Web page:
Morningstar markets editor Jeremy Glaser says that consumer protection, 'too big to fail,' and leverage provisions are a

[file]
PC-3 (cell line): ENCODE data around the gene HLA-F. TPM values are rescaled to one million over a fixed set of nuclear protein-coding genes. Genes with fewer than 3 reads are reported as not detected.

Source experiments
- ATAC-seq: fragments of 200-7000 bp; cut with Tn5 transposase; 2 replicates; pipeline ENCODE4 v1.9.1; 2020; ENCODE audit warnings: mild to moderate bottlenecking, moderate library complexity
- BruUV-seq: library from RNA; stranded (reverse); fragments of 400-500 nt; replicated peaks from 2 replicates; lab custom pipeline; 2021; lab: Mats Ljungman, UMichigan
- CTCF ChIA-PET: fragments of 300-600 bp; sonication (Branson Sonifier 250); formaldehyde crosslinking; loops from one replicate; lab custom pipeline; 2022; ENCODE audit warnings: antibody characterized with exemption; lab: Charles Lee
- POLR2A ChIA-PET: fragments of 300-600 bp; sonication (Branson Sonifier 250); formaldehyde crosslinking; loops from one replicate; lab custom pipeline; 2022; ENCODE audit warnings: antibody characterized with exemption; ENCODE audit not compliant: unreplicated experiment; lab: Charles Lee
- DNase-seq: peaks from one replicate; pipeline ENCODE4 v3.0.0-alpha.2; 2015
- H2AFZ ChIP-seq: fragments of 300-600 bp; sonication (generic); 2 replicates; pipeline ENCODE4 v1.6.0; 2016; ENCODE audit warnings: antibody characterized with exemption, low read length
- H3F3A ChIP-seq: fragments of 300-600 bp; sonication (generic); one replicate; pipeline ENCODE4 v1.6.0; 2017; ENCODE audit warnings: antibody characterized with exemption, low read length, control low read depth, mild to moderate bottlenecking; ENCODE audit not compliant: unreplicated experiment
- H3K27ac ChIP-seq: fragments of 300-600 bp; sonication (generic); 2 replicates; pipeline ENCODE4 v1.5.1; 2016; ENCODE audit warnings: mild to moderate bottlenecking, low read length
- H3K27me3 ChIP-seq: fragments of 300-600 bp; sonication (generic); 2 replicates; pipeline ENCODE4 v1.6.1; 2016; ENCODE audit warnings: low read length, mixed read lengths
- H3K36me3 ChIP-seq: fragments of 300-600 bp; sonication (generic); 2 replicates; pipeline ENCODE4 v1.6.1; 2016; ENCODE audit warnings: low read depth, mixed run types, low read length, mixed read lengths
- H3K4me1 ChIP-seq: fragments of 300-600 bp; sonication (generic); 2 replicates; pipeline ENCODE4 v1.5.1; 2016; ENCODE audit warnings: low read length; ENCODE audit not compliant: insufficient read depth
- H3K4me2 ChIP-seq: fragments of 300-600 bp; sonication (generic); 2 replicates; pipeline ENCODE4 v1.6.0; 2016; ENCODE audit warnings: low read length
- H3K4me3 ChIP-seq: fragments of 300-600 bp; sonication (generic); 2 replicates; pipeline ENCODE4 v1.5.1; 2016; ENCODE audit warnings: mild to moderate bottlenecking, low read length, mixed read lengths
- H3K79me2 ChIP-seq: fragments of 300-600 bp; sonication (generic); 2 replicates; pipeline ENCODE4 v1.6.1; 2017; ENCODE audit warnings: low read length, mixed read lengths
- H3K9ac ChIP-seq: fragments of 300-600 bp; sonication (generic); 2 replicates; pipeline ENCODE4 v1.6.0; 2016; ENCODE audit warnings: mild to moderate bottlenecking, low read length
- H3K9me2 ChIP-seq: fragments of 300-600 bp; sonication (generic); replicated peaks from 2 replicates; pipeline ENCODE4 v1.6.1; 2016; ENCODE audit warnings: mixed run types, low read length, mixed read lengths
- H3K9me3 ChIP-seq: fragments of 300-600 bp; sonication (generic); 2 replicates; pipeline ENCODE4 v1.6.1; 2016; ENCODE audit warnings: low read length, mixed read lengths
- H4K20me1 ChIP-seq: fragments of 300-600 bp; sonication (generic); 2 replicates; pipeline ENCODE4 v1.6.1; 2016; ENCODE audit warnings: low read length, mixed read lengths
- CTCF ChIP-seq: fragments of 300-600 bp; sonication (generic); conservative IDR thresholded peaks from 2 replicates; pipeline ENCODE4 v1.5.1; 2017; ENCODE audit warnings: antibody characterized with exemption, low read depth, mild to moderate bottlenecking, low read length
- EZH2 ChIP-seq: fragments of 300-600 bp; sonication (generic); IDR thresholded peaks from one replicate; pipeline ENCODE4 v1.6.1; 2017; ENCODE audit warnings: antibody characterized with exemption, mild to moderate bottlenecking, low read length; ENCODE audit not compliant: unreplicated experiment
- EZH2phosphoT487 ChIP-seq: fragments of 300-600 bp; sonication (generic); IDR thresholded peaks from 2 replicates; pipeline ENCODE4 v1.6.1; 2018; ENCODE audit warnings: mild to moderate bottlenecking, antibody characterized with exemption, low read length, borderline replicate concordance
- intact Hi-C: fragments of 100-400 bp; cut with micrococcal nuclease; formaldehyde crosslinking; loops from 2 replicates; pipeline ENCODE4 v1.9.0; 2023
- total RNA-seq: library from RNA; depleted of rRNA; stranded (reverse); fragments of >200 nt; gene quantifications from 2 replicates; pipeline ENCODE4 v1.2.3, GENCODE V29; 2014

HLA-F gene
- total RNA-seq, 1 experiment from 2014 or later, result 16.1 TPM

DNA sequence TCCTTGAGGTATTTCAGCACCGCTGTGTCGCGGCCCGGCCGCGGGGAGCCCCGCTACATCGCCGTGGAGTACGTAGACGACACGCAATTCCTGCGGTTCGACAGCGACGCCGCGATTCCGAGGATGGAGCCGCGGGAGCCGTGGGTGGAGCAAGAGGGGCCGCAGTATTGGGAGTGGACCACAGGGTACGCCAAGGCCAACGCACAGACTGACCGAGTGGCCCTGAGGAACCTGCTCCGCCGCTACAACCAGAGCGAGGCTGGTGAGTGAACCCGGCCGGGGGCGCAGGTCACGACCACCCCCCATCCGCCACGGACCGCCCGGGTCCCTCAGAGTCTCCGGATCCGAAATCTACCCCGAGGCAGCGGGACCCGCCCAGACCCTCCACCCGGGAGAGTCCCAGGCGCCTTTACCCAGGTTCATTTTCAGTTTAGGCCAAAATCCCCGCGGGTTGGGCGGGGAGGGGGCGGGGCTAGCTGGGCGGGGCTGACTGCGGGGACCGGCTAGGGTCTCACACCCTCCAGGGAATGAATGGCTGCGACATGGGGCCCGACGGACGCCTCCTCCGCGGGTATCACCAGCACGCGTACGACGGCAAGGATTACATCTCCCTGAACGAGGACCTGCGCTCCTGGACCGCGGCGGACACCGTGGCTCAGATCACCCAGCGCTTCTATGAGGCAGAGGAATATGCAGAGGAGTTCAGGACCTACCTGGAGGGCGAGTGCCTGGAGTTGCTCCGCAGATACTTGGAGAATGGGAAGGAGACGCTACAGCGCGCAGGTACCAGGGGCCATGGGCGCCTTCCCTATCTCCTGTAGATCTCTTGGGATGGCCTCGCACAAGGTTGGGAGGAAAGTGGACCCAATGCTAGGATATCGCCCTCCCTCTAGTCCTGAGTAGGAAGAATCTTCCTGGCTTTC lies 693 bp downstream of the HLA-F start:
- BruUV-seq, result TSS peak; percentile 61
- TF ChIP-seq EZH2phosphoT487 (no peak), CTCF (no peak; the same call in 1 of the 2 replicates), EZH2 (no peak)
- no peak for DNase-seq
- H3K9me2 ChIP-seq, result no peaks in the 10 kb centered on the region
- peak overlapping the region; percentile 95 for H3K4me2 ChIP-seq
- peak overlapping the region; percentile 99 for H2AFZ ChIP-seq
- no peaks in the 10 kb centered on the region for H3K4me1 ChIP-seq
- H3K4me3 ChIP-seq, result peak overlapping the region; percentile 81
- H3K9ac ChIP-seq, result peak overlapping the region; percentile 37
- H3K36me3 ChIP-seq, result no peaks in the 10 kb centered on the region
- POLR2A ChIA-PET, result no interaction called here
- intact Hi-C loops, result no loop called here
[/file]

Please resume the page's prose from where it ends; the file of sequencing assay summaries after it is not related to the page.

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Five Ideas for Financial Reform Amendments Jason Stipp: I'm Jason Stipp for Morningstar and welcome to the Friday Five. The government is turning its attention to financial reform now that the healthcare reform bill has passed about 100 amendments are being considered for this bill. And after yesterday’s bizarre market activity, a few more might be added to the docket. Morningstar's market editor Jeremy Glaser has a few ideas for reforms that he'd like to add to the bill and he's here to tell me what they are today. Jeremy thanks for joining me. Jeremy Glaser: Always a pleasure, Jason. Jason Stipp: So what are the five things that you might like to see added to the bill that aren't being considered right now? Jeremy Glaser: I think we need to talk about a consumer protection agency, this idea of "Too Big to Fail," leverage in the system, derivatives. And finally, we're going to talk about two parts of the banking system that I think really need to be separated. Jason Stipp: Consumer protection agency is possibly a contentious issue. What would you like to see specifically added on that front? Jeremy Glaser: This has been certainly one of the more contentious pieces of the legislation where Republicans seem to be pretty opposed to it, while Democrats continue to want to put a very robust consumer protection agency in that would essentially regulate a lot of the financial products that are coming out of the banks. So if you wanted to create a new type of mortgage or a new type of savings account, well maybe savings accounts aren't that contentious. But they would have to go through some sort of regulatory review process before they could be put in front of consumers. I think that this is a dual-edged sword. I think we certainly want to make sure that banks are providing consumers with all the information that they need to make informed choices about their finances. So, important provisions shouldn't be buried in the small print of a mortgage. You should know when it's going to reset and what it's going to reset to, and what the resets look like in the future. Information like that it’s really important to people. So should the government necessarily be deciding exactly what kind of things could be available to everyone? Probably not, but should they make sure that people have the information they need? Absolutely! Jason Stipp: So for number two, TBTF, it's not a yogurt; it's "Too Big to Fail." It's on everyone's lips recently. Tell us a little bit about "Too Big to Fail" and what these reforms really need to capture on that front. Jeremy Glaser: Certainly, "Too Big to Fail" is one of the big issues that need to be solved by this regulatory regime. The problem that we saw before with Lehman Brothers was that you could force a firm into bankruptcy but then the entire capital market seized up because nobody knew where any of the money is, nobody knew where those assets were, and Lehman Brothers was counterparty to so many different transactions. So, whatever this new bill does, it needs to create a system in which these firms can wipe out the equity holders, but stay operating long enough in order to wind down these trains in an orderly fashion, so that the market can actually correct for this. And that we can punish the people who took the untoward risk, but then also not worry about punishing everybody else because the entire system would completely collapse. Jason Stipp: For number three, leverage is a dirty word for a lot of people. It seemed to get some firms into trouble. What should the reforms account for on the leverage front? Jeremy Glaser: Leverage is something the federal government definitely needs to be looking at. As all the investment banks have now become bank holding companies and that means that deposits are insured by the FDIC. So the federal government is back there saying the full faith in credit of the federal government is behind these deposits. So I think that means the federal government should have a say in saying, "All right”. This is what you need to do with these deposits. You can't lever it to these extreme measures that you had before. This can be incredibly difficult to measure. Last week, we were at the University of Chicago, Booth School of Business Management Conference, and we talked about to Professor Steve Kaplan, who was talking about these issues that he thinks capital requirements would be a good way to do this to make sure the banks have more capital. That would keep the leverage down more than coming up with a firm number that would be there. But no matter how you actually keep this leverage on track, I think it's something that the bill needs to address. And something that if the banks are going to be insured by the government, the deposits are, we need to make sure that those deposits are actually being kept safe. Jason Stipp: Sure. Number four, Obama was on the news recently because of the nuclear reforms that he was making. Buffett had talked about derivatives as being "weapons of mass destruction." What kinds of reforms need to happen with derivatives? Jeremy Glaser: Derivatives can be a big issue. So there certainly are cases where derivatives serve a useful purpose. You have hedging for a lot of operating businesses that want to be able to get rid of that fuel risk or get of any risk that they're trying to look at. But at the same time, we saw that derivatives got people into trouble and just added a lot more kind of hidden leverage to the system and interconnected to the system than people saw before. So I think, at the very least, we need to have a central clearinghouse where these derivative trades are happening. So that way, we have a sense of how many of them are out there, who their counterparties are. So if we do get into a "Too Big To Fail" situation, if we do get into another crisis, we'll know exactly where the risks are and can address them, instead of now where a lot of those are just open questions. Jason Stipp: For number five, I think this maybe would might impact the consumers perhaps most directly of all your ideas. Tell us a little bit about what you think needs to be separated in the banking system. Jeremy Glaser: There have been a lot of calls to bring back Glass-Steagall, which is this idea that if you have a bank holding company, you shouldn't also be able to own other financial institutions. And this had been around since the Depression, was repealed in the '90s and there's a lot of talk that this is what caused the financial crisis. But I think what really needs to be separated is the pen from the desk. I think it's time to finally get rid of that little chain that makes it so difficult to write out those deposit slips. I think it's something that consumers will really find helpful and should get the rest of the banking system back on track. Jason Stipp: I've noticed that the pens are good for etching my name into thing but not so much for writing. Jeremy Glaser: Yeah exactly. Jason Stipp: Thanks for joining me, Jeremy. Jeremy Glaser: You're welcome, Jason. Jason Stipp: I'm Jason Stipp for Morningstar and thanks for watching.